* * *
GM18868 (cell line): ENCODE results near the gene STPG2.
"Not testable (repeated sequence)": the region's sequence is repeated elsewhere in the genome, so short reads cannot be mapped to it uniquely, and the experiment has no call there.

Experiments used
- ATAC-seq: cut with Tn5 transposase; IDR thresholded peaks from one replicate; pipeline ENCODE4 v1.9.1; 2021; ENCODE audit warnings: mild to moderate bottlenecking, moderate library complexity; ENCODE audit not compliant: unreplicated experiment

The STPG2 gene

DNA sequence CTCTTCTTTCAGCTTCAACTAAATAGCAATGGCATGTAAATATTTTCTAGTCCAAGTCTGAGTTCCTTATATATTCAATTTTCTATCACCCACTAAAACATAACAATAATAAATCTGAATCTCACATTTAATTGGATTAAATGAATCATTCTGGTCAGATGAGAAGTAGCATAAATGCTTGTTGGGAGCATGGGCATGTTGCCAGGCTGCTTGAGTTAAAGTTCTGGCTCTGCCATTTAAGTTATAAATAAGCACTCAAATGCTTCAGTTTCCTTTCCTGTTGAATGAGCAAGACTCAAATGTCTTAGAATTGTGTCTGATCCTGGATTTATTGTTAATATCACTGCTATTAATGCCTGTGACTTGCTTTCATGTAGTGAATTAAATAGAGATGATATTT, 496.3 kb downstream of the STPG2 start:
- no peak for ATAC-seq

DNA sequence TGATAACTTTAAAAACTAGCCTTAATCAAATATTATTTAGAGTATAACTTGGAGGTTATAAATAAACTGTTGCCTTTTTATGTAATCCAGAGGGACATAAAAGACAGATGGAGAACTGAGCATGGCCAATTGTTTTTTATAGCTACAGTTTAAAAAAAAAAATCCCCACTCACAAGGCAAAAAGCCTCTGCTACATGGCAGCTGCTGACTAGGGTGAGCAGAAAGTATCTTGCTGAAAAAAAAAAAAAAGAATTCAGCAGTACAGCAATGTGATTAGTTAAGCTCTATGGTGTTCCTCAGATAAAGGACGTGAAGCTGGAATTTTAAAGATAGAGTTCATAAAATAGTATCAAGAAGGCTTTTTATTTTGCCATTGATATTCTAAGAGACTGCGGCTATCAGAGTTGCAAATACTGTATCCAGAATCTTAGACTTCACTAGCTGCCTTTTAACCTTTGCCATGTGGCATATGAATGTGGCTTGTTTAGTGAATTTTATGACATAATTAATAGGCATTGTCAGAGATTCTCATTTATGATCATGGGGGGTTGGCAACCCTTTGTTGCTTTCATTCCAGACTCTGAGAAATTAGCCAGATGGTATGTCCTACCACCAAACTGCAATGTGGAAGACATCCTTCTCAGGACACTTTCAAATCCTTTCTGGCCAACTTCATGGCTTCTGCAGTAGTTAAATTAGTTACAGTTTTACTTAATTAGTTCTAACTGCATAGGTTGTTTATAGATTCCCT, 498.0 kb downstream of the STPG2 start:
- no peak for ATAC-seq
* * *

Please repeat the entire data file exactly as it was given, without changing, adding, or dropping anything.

GM18868 (cell line): ENCODE results near the gene STPG2.
"Not testable (repeated sequence)": the region's sequence is repeated elsewhere in the genome, so short reads cannot be mapped to it uniquely, and the experiment has no call there.

Experiments used
- ATAC-seq: cut with Tn5 transposase; IDR thresholded peaks from one replicate; pipeline ENCODE4 v1.9.1; 2021; ENCODE audit warnings: mild to moderate bottlenecking, moderate library complexity; ENCODE audit not compliant: unreplicated experiment

The STPG2 gene

DNA sequence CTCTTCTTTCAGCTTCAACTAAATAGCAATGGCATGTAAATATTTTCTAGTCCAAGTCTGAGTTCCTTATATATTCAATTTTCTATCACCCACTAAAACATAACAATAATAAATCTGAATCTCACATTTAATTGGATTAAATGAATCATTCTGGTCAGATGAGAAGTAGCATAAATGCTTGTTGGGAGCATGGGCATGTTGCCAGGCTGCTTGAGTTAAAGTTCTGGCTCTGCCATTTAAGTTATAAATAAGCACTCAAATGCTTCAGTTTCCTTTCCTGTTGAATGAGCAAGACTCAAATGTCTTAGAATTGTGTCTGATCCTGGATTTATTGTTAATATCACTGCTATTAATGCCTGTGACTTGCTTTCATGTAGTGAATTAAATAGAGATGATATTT, 496.3 kb downstream of the STPG2 start:
- no peak for ATAC-seq

DNA sequence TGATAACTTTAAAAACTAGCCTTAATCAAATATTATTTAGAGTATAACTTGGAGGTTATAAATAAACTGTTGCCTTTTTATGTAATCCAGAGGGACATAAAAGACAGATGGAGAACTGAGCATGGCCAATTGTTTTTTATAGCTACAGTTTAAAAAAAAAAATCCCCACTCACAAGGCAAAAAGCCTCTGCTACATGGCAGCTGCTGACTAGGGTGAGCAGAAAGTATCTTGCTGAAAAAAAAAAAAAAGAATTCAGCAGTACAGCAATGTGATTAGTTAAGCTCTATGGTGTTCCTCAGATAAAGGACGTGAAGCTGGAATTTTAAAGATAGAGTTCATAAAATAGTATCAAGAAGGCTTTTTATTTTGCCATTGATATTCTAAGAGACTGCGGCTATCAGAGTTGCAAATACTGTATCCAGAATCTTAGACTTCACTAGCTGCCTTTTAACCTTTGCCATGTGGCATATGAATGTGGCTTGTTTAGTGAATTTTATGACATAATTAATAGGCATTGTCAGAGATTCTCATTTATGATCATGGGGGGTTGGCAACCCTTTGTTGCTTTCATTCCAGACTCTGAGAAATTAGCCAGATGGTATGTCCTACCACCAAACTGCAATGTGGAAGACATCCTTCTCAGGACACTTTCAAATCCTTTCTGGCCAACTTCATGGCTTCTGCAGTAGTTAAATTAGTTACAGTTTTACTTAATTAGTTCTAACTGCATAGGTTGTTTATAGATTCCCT, 498.0 kb downstream of the STPG2 start:
- no peak for ATAC-seq